The horror was real. My mind raced as fast as my heart, and my panting dried my mouth. I would not survive the two weeks. I needed a Goody slumber hair bonnet, the satiny kind that didn’t frizz my kinkies and kept my hair smooth between washings. I needed the extra-large size, ruffled at the elastic hem. I needed a replica of the bonnet I had forgotten at home in New Jersey, the one that’s the reason why my smart-ass husband B greets me into our bed every night with, “Ah, Little Boricua Bo-Peep, where’s your sheep?”
“Got Visa, will travel” is my mantra when I pack for travel. It controls my anxiety about forgetting something. Visa did me no fucking good as I stood in the hair accessory aisle of CVS in Orleans, Massachusetts: There were no bonnets among the foam hair rollers and bobby pins. Didn’t elderly white ladies on Cape Cod need to preserve the tuft of their sparse, pastel-tinted strands? I thought hair care gave us common ground: White or brown, ladies need to protect the time investment in their hair from the pillow.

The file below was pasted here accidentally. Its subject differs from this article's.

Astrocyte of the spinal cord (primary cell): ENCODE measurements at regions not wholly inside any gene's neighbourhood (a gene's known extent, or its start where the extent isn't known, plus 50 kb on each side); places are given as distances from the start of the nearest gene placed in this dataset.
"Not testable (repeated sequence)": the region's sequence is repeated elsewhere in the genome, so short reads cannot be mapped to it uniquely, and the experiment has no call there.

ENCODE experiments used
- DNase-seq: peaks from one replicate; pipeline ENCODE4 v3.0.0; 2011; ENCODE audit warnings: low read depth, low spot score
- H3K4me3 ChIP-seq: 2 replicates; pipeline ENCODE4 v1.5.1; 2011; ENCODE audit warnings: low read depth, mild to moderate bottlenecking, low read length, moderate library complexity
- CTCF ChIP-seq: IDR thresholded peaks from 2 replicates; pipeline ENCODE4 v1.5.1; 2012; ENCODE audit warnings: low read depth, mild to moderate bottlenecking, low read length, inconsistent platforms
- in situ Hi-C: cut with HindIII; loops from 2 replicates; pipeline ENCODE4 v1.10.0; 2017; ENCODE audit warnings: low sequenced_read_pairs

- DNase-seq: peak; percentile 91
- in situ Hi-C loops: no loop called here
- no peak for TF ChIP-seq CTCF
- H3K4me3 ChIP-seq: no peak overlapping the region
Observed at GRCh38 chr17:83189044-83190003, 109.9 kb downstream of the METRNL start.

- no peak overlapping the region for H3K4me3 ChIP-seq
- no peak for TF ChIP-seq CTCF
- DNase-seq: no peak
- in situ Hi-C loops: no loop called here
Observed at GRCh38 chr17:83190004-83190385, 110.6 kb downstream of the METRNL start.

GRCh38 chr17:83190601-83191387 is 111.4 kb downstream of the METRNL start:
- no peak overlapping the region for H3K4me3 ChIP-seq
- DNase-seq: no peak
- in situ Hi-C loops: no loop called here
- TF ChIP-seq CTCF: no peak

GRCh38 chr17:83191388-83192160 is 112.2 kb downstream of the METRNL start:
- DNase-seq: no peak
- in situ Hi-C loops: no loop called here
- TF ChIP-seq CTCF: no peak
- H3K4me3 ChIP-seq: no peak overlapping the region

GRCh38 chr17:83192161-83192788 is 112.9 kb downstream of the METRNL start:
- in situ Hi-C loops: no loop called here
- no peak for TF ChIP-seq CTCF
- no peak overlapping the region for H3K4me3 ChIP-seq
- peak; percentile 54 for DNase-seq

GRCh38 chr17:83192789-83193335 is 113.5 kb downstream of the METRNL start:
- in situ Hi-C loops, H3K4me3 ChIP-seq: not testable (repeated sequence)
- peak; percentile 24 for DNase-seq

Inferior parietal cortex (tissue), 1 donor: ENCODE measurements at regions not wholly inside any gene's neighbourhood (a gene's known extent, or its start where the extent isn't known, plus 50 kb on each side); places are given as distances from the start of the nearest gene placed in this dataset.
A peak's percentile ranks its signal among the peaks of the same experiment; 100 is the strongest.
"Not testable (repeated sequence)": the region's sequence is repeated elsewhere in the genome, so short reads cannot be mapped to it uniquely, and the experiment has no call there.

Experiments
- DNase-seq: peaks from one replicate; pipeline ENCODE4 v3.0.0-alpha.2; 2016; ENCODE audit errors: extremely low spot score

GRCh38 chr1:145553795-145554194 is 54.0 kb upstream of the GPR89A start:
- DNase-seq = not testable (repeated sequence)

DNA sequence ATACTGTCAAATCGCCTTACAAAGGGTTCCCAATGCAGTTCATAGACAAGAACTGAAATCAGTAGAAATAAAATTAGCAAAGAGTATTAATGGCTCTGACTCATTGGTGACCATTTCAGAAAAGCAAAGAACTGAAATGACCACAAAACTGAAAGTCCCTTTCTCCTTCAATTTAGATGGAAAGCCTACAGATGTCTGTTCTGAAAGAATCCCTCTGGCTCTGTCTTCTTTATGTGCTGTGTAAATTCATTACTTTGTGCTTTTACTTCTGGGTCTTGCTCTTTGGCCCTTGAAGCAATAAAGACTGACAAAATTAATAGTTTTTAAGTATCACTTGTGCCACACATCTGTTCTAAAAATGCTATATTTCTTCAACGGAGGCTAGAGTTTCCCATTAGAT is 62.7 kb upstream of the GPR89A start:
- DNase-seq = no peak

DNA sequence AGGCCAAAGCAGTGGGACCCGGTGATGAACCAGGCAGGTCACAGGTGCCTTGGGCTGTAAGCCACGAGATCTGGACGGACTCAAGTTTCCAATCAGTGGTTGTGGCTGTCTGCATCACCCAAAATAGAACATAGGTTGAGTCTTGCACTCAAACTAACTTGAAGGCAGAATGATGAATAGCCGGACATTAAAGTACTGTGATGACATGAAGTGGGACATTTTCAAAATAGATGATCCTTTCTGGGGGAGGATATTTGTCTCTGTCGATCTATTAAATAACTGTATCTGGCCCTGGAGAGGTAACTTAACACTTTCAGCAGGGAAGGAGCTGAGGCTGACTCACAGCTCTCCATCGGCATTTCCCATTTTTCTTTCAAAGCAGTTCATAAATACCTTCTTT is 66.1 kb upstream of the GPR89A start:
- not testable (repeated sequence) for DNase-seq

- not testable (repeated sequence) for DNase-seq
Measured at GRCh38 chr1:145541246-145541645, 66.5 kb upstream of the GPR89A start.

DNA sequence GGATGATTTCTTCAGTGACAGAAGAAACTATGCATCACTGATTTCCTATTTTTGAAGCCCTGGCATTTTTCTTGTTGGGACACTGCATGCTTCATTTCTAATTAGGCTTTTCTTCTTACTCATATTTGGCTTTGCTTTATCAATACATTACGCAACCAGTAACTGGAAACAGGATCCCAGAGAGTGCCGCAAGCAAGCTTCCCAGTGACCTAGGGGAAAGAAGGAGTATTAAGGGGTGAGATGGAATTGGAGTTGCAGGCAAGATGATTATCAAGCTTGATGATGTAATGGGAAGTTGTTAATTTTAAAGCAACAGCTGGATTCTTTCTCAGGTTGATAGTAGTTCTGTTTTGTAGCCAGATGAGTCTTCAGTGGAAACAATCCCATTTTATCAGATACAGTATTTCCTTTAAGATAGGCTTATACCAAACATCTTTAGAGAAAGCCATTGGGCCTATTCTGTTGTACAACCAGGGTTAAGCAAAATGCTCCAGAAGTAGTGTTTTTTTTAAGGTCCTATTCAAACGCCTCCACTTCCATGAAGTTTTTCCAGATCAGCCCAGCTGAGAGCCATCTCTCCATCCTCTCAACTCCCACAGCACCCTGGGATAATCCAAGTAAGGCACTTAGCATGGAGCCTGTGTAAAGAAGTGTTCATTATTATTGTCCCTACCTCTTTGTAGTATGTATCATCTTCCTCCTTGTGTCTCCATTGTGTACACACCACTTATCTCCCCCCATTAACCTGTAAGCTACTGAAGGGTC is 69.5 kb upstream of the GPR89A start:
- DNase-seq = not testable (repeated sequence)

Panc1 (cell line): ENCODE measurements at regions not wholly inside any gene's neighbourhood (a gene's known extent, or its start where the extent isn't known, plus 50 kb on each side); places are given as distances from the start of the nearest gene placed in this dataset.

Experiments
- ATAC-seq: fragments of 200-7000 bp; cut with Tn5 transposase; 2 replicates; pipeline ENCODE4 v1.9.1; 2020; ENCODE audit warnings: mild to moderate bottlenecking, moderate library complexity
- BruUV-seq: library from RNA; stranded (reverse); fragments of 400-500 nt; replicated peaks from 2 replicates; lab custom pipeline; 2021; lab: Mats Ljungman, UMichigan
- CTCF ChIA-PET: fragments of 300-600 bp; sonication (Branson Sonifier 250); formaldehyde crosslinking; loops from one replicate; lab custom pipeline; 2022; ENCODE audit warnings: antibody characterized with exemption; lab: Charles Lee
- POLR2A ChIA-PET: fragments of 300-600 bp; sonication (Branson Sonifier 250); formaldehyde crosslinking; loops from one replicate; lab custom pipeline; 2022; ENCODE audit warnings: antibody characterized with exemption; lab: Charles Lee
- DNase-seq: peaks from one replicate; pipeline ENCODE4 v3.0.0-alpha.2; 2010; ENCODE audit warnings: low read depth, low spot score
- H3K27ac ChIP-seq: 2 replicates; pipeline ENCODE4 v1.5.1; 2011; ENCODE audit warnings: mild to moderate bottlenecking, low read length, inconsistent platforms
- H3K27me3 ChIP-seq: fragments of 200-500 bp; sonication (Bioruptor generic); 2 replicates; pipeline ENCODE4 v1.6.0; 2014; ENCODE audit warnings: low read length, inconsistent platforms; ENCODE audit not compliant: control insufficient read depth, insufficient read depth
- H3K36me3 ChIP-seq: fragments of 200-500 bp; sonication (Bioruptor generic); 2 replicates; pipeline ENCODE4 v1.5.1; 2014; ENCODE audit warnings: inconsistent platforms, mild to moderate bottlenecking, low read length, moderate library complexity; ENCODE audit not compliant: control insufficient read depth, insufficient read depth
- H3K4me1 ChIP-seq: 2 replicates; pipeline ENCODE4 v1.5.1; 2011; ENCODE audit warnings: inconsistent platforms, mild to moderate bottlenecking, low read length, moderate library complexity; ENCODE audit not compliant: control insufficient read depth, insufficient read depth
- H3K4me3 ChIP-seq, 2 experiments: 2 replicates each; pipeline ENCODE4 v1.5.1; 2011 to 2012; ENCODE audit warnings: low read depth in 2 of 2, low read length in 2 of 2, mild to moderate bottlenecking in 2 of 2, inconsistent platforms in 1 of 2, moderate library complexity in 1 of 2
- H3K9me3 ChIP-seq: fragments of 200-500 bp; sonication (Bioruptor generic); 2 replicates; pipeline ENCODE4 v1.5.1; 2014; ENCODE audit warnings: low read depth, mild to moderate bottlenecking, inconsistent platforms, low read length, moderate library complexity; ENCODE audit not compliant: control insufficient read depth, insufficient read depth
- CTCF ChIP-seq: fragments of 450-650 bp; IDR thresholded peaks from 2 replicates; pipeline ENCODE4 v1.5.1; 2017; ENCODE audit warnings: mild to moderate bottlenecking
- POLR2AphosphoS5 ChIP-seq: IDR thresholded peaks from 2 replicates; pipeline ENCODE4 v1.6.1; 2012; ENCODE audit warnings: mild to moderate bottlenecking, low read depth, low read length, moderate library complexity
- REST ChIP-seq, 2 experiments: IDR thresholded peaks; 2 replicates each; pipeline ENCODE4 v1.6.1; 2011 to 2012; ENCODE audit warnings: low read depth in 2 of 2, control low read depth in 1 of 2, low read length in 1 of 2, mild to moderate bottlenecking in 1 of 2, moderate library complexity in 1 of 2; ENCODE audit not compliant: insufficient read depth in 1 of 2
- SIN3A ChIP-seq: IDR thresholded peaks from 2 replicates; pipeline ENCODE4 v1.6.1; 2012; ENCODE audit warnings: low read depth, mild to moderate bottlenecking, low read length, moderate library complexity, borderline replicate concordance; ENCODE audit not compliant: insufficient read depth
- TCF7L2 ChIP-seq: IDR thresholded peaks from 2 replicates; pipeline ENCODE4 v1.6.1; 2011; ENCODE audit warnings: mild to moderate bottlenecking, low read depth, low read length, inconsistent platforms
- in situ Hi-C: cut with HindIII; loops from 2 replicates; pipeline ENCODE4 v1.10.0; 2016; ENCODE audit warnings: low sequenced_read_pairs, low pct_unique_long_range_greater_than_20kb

There was a lone do-rag, hanging beside glitter head bands, but the skull cap that preserved short waves or cornrows would crush and frazzle my coarse curls. It reminded me to check the “ethnic” section of the hair care aisle, the few shelves that at a Jersey City CVS stock essentials like Queen Helene Cholesterol Hair Conditioning Cream and Hollywood Argan Oil. I scoured the aisle, then the whole store – twice – before I submitted to the realization there was no ethnic hair care aisle in CVS in Orleans.
I wrapped a very large scarf on my head, turban-like, that first night of our vacation on Cape Cod. As I approached the bed, B looked surprised.
“Ah, no Bo-Peep? Will you tell my fortune this evening?”
I carefully positioned my extra-large, encased hair on my pillow, turned off my light, and did not respond. I could foretell many things at that moment, none of which would send B into peaceful slumber.